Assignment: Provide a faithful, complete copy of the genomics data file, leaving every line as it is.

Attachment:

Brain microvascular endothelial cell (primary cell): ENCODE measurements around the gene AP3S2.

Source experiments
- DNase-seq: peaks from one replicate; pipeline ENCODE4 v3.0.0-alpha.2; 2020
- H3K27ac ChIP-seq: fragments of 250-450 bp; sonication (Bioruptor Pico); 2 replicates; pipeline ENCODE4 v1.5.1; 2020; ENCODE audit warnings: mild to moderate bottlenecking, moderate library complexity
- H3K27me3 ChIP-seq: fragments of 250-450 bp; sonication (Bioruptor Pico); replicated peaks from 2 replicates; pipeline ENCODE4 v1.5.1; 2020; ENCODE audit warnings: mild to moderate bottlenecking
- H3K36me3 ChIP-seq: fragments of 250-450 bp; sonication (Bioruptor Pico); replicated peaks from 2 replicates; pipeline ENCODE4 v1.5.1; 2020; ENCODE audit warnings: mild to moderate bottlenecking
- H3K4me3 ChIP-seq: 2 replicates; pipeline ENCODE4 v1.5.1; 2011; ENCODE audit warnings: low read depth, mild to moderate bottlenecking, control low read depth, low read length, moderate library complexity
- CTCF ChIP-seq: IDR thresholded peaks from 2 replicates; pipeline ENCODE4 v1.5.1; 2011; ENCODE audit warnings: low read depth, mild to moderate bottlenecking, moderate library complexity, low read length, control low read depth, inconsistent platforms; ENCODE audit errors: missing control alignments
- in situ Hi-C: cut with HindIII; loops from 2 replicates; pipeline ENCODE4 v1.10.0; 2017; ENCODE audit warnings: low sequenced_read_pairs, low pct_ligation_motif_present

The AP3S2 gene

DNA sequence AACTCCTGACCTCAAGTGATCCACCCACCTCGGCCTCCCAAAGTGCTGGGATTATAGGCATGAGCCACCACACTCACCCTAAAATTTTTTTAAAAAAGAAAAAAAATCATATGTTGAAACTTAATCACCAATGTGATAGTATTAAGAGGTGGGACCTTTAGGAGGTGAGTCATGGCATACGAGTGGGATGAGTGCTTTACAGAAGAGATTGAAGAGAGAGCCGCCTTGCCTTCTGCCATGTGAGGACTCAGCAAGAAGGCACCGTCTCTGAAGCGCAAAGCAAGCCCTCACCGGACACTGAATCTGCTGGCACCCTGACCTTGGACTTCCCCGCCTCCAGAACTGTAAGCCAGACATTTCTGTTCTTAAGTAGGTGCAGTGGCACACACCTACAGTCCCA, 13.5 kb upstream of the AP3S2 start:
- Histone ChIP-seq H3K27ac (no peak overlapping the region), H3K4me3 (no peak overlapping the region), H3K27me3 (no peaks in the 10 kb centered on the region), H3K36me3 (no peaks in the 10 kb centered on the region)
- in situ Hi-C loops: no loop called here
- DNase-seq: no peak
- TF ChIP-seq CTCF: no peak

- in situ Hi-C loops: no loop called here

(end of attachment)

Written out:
Brain microvascular endothelial cell (primary cell): ENCODE measurements around the gene AP3S2.

Source experiments
- DNase-seq: peaks from one replicate; pipeline ENCODE4 v3.0.0-alpha.2; 2020
- H3K27ac ChIP-seq: fragments of 250-450 bp; sonication (Bioruptor Pico); 2 replicates; pipeline ENCODE4 v1.5.1; 2020; ENCODE audit warnings: mild to moderate bottlenecking, moderate library complexity
- H3K27me3 ChIP-seq: fragments of 250-450 bp; sonication (Bioruptor Pico); replicated peaks from 2 replicates; pipeline ENCODE4 v1.5.1; 2020; ENCODE audit warnings: mild to moderate bottlenecking
- H3K36me3 ChIP-seq: fragments of 250-450 bp; sonication (Bioruptor Pico); replicated peaks from 2 replicates; pipeline ENCODE4 v1.5.1; 2020; ENCODE audit warnings: mild to moderate bottlenecking
- H3K4me3 ChIP-seq: 2 replicates; pipeline ENCODE4 v1.5.1; 2011; ENCODE audit warnings: low read depth, mild to moderate bottlenecking, control low read depth, low read length, moderate library complexity
- CTCF ChIP-seq: IDR thresholded peaks from 2 replicates; pipeline ENCODE4 v1.5.1; 2011; ENCODE audit warnings: low read depth, mild to moderate bottlenecking, moderate library complexity, low read length, control low read depth, inconsistent platforms; ENCODE audit errors: missing control alignments
- in situ Hi-C: cut with HindIII; loops from 2 replicates; pipeline ENCODE4 v1.10.0; 2017; ENCODE audit warnings: low sequenced_read_pairs, low pct_ligation_motif_present

The AP3S2 gene

DNA sequence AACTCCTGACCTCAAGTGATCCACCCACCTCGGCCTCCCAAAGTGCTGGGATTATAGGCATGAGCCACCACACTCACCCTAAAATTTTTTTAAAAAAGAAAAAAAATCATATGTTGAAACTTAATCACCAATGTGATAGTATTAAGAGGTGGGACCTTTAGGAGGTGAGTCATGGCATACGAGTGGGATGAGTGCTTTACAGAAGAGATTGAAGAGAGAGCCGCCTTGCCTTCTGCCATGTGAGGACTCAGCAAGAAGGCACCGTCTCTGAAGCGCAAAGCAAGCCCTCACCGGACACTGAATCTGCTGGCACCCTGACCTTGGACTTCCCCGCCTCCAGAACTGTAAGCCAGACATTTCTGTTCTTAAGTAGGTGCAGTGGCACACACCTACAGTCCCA, 13.5 kb upstream of the AP3S2 start:
- Histone ChIP-seq H3K27ac (no peak overlapping the region), H3K4me3 (no peak overlapping the region), H3K27me3 (no peaks in the 10 kb centered on the region), H3K36me3 (no peaks in the 10 kb centered on the region)
- in situ Hi-C loops: no loop called here
- DNase-seq: no peak
- TF ChIP-seq CTCF: no peak

- in situ Hi-C loops: no loop called here